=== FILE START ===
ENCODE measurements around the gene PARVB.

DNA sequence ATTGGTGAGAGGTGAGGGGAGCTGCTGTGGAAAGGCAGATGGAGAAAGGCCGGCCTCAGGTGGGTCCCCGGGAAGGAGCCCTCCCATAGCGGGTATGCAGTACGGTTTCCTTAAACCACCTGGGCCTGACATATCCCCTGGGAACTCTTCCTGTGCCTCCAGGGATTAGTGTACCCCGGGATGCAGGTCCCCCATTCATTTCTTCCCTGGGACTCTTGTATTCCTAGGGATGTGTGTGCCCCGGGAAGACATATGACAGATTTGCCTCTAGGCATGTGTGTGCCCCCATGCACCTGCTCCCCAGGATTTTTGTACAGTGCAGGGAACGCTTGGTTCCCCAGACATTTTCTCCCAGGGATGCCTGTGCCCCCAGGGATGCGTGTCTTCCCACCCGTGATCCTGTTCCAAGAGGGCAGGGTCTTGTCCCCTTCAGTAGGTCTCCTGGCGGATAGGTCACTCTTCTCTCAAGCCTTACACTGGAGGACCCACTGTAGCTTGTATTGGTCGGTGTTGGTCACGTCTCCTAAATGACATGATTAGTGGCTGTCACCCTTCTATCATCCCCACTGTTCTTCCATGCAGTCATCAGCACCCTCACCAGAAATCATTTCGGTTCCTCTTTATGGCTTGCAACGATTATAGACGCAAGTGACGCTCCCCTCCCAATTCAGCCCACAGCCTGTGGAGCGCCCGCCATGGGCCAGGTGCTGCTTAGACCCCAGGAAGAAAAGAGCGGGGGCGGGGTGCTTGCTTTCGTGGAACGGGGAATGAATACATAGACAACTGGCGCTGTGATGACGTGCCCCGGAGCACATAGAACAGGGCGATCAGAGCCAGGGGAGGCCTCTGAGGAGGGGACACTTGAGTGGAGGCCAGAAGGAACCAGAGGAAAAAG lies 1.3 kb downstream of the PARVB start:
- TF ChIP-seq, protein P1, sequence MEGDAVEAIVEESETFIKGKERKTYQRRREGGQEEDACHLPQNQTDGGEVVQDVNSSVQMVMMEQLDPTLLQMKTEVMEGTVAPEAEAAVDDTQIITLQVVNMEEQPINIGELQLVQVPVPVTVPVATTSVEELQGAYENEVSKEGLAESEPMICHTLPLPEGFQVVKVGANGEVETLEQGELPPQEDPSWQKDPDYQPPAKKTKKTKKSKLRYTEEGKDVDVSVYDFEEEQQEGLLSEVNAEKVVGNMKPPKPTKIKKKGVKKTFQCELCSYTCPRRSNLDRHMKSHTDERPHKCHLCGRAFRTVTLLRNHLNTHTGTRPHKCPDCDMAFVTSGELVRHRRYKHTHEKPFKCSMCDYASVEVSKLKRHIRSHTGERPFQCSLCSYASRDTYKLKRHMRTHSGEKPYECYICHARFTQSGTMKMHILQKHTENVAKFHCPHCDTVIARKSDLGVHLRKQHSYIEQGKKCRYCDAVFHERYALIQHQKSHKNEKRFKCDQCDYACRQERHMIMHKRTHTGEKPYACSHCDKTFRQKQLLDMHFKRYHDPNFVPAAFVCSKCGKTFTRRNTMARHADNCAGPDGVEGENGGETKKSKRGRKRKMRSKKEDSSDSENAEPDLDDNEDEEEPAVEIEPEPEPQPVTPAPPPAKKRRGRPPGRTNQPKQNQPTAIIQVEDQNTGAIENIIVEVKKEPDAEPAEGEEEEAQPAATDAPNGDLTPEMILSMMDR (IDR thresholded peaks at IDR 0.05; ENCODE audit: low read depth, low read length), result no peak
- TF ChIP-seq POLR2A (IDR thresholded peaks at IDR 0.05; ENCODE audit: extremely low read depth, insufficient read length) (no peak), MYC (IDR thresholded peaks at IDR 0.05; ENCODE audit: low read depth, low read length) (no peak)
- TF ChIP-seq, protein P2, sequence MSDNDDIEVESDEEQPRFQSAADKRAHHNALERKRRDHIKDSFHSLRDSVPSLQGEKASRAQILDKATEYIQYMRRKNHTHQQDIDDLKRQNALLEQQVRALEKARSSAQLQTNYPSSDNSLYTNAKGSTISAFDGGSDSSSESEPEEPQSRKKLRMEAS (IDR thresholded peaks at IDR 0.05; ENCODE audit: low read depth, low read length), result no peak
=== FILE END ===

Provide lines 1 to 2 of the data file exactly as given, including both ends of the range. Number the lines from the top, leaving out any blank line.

ENCODE measurements around the gene PARVB.

DNA sequence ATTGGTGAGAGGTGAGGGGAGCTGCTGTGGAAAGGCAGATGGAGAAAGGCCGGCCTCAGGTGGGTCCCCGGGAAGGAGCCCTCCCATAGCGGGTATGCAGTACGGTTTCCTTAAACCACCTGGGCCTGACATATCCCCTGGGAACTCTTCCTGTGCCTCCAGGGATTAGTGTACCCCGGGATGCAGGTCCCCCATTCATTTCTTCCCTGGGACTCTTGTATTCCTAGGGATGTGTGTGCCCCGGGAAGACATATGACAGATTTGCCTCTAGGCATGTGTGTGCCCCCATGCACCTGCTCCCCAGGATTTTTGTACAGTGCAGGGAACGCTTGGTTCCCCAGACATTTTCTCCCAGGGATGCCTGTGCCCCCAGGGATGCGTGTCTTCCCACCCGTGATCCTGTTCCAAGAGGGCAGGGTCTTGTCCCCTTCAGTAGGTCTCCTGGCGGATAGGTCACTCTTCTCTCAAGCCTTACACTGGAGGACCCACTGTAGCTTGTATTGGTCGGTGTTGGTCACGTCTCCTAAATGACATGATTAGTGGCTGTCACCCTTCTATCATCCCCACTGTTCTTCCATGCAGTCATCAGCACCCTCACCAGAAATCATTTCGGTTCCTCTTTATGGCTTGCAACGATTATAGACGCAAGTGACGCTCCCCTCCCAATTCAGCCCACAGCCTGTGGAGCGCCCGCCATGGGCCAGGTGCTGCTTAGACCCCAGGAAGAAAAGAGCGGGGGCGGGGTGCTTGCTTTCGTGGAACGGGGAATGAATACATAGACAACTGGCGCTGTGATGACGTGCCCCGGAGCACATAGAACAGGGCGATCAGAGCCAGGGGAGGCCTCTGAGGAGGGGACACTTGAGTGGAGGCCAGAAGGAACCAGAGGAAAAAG lies 1.3 kb downstream of the PARVB start: